But you know, it's still a hell of a picture.


  1. You mean those cops are not dancing like puppets, spellbound by her beautiful song? Damn...


  2. My first thought was "what a strong picture", too. But in an afterthought I find it too pretty, too clean and too obvious for the matter it tries to depict (police brutality). Given the large number of black citizens killed by the police, I'd even say that it borders on being distasteful.

    Want to see some authentic pictures of police brutality here in Germany (beware, they may be considered "graphic"):




    Those may also be considered as "iconic", since they ignited a broad discussion and eventually caused the conservative government of the state of Baden-W├╝rttemberg to lose the subsequent elections.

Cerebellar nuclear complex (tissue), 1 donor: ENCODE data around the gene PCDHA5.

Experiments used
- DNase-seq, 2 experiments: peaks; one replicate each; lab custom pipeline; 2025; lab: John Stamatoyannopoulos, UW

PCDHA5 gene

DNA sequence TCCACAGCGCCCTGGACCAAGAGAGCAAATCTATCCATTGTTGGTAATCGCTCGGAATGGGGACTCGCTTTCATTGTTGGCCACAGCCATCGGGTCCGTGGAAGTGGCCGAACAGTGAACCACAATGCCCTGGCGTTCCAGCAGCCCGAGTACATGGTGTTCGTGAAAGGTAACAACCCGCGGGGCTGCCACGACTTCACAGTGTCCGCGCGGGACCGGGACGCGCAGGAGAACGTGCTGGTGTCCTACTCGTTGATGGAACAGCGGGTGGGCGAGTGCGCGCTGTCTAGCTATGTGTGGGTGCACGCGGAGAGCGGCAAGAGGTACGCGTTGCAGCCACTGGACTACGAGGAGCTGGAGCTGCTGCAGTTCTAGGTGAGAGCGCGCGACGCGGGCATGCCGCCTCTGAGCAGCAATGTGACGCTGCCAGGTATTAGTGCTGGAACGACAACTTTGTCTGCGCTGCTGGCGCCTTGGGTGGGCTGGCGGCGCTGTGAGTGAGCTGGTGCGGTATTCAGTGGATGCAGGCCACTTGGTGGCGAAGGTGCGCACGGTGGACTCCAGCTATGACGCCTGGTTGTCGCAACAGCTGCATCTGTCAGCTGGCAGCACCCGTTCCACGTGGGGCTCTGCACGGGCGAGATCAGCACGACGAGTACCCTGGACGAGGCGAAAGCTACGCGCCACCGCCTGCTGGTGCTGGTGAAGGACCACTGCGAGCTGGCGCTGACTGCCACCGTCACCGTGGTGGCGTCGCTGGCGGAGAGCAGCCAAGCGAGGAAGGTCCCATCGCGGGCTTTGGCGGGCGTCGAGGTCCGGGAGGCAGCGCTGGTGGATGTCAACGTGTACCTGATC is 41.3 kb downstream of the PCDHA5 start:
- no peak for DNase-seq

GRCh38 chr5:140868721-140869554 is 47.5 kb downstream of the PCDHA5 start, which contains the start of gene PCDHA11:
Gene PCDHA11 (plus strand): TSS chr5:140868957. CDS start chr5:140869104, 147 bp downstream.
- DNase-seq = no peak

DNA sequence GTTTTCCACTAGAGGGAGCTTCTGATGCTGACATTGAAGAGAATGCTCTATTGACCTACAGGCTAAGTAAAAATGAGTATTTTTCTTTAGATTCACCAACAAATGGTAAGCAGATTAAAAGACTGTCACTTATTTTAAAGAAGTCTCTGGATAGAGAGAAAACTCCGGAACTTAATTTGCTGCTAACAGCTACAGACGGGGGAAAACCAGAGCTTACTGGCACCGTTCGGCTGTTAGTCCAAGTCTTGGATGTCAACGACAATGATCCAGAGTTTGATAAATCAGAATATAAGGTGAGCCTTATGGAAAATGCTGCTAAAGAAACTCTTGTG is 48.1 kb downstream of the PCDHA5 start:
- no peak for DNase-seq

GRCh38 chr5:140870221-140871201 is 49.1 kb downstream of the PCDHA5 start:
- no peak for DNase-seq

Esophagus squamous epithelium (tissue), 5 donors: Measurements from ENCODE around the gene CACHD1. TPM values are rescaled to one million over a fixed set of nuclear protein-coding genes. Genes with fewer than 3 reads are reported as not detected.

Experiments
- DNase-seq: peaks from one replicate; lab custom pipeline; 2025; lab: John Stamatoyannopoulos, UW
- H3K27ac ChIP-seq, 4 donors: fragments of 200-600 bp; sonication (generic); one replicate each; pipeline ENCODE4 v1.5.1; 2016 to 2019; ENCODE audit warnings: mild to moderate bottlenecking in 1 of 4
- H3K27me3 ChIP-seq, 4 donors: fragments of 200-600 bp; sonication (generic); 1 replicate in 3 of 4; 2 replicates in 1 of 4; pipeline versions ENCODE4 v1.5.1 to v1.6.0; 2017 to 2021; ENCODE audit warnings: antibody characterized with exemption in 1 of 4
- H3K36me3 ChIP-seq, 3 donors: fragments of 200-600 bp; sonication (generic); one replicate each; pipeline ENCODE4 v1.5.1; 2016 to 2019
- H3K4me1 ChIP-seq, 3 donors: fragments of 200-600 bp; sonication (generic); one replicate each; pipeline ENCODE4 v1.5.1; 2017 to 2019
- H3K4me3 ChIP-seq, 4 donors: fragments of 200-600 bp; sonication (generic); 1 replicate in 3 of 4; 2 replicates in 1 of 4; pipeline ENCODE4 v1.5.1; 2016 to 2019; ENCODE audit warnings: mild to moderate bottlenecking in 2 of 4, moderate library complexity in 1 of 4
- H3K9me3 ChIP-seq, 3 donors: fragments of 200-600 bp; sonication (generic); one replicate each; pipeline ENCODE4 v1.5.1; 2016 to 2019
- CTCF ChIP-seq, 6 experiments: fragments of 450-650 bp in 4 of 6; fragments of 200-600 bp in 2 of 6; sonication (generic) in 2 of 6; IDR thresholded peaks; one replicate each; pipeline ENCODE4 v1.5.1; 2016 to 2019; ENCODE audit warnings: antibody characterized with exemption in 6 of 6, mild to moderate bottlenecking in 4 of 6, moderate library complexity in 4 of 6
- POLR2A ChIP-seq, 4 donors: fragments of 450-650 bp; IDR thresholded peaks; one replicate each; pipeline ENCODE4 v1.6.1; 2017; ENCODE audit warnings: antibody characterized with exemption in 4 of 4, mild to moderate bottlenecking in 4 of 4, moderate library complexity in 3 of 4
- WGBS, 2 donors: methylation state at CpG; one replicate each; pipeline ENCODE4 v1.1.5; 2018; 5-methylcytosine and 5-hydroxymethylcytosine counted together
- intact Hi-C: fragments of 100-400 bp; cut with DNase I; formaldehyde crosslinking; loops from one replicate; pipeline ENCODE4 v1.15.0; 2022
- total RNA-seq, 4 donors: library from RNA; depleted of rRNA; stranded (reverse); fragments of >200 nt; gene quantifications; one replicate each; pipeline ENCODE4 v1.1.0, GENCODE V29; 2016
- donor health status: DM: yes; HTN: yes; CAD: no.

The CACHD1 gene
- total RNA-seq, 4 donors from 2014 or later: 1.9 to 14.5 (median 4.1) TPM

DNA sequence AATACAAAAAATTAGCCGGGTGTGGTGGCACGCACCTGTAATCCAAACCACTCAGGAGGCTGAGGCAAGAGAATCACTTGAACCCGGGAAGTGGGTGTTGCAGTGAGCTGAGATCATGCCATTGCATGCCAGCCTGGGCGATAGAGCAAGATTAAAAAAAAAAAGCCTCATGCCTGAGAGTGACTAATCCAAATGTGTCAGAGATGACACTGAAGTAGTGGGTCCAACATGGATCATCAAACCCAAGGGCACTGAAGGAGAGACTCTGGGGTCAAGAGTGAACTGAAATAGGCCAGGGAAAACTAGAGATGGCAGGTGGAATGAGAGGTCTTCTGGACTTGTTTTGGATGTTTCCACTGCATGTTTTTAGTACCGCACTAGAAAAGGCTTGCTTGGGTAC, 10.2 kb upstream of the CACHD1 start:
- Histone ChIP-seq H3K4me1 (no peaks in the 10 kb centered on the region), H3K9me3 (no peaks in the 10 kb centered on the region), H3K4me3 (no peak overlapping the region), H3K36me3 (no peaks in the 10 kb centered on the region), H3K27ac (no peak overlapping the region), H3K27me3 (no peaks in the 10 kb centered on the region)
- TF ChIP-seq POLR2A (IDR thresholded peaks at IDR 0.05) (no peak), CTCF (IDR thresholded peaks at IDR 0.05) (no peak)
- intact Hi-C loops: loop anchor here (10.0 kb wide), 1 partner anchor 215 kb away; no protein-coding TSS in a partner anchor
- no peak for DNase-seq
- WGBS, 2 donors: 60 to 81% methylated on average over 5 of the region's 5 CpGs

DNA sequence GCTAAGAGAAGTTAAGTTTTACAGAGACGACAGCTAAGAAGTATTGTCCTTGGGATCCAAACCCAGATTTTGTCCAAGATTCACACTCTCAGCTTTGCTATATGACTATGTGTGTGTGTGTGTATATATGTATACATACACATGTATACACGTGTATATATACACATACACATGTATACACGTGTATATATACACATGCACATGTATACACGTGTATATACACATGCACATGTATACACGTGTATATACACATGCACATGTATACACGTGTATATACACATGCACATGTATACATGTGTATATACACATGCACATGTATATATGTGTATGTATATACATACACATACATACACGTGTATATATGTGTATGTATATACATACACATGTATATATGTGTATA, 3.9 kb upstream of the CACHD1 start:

Background: The German railroad company planned a new station in Stuttgart, which was resented by a huge percentage of citizens. This resulted in a series of demonstrations; the pictures where taken on Sep. 30, 2010, later known as "black thursday". On this day, a demonstration by mostly highschool students and pensionists was forcefully dissolved by the police, causing lots of attendants being wounded. The gentleman on the first picture was hit into the face by the spout of a water gun as he tried to rescue a group of students. He has lost his eyesight almost completely in the event.

    Ask google if you want to know more. Thinking about this fills my heart with anger, which I don't want.

    Best, Thomas

    1. This might be a language issue, but I don't think this photo is attempting to portray "police brutality".